Apple plans to limit accelerometer and gyroscope access in Safari for iOS

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iOS 12.2 might make Safari more complicated.
Photo: Ste Smith/Cult of Mac

Apple plans to limit Safari’s access to the accelerometer and gyroscope inside your iOS device in an upcoming software update.

iOS 12.2 will prevent websites from having access to motion data by default, rendering certain content unusable — even on Apple’s own website. Users will be able to change this inside Safari’s settings, however.

Facebook will remove iOS app that paid users to ‘spy’ on them

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Facebook previously ran into problems with Apple for data collection.
Photo: Ste Smith/Cult of Mac

Facebook will shut down the iOS version of its Research app after a TechCrunch report revealed how it was paying users aged 13-35 to install a VPN, allowing it to gather data on their phone and web activity.

This follows an incident last August in which Apple asked Facebook to remove its Onavo VPN from the App Store, since it was violating Apple’s data collection policies.

Apple acquires AI startup with a focus on privacy

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Silk Labs
Silk Labs' privacy policy reads like it was written by Tim Cook.
Photo: Silk Labs

Apple has reportedly acquired an artificial intelligence startup that specializes in on-device machine learning software.

Silk Labs’ technology processes data without sending it to the cloud, which is a perfect fit for Apple’s privacy-conscious approach to AI. It’s not clear how much Cupertino paid for the company when the deal was struck earlier this year.

Twitter brings useful data saver feature to iOS

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Twitter
Don't waste all your data on tweets.
Photo: Jim Merithew/Cult of Mac

The official Twitter app for iPhone and iPad can now help you cut down on your data usage.

Its new data saver feature takes steps to reduce the amount of data required to load tweets in your timeline. It’s also a blessing for those who like to avoid auto-playing videos.

Marco Rubio wants Apple to shed light on data-stealing Mac app

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Senator Rubio
Rubio is upset about a Mac app that was found to be sending user data to China.
Photo: Senator Rubio

Florida Senator Marco Rubio isn’t happy about Mac apps. Specifically, he’s not happy about Mac apps stealing user data and sending it off to remote servers in China. And he’s perhaps most unhappy that Apple failed to act sooner than it did.

In a letter sent Wednesday, Rubio voiced his complaints to Apple CEO Tim Cook. In it, he asked why Apple failed to immediately act upon information it had about an app, Adware Doctor, which was behaving in a malicious manner.

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Facebook Onavo Protect iOS
Onavo Protect doesn't comply with App Store rules.
Photo: Facebook

Zuckerberg fires back at Cook over Facebook privacy diss

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Facebook employees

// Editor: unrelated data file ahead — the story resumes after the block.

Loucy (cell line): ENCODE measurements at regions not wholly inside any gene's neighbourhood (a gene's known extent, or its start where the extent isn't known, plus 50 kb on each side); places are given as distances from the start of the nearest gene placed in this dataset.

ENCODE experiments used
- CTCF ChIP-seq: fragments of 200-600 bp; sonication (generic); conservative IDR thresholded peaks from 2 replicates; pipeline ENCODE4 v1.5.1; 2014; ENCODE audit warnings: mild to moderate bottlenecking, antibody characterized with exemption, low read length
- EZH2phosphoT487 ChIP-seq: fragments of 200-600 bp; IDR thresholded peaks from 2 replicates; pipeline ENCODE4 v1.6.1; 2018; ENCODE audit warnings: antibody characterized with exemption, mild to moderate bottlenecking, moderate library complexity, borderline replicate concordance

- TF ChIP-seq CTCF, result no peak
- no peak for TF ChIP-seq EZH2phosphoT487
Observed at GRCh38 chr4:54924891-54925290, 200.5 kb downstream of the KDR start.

It'll take a Facebook a few years to dig out of this hole.
Photo: Facebook

Facebook CEO Mark Zuckerberg has taken exception to Apple CEO Tim Cook’s comments that Facebook doesn’t care about its customers because it sells their data to advertisers.

Zuck went on the defensive in one of his first interviews since news broke that Cambridge Analytica leaked the personal data of 50 million users. The interview touched a number of topics, but when asked specifically about Cook’s comments Zuckerberg unleashed a tangent on why Tim Cook is wrong.

iPhone X users report overheating, excessive data consumption

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iPhone X
Ready to ditch your iPhone X already? There's still time to get a great price!
Photo: Ste Smith/Cult of Mac

Life with an iPhone X isn’t as rosy as it should be for some adopters. Many report that their handsets are plagued by frequent overheating and excessive data consumption. Some have even resorted to placing their handset in a freezer to cool it down.

Upgrade your reading speed, data management and more [Week’s best deals]

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Manage and protect your mobile data, up your reading speeds, and more.
Manage and protect your mobile data, up your reading speeds, and more.
Photo: Cult of Mac Deals

The cool weather (finally) starts to settle in. But here at the Cult of Mac Store, we’ve got some hot new deals on gear and gadgets to keep you warm. That includes iOS management tools, super secure cloud storage, even a WiFi connected dartboard. Most are more than 60 percent off, read on for more details:

Apple Watch saves man from pulmonary embolism

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Apple Watch
Apple Watch Series 3 doesn't like visiting hospitals.
Photo: Ste Smith/Cult of Mac

Wearing an Apple Watch has become the difference between life and death for a New York man who never expected that buying one could save his life.

James Green, a 28-year-old from Brooklyn, describes himself as a serial data tracker. When he bought the original Apple Watch two years ago, he picked it up mostly for the notifications and tracking bike rides. Now, thanks to a heart-tracking app, it’s become a big part of his health story.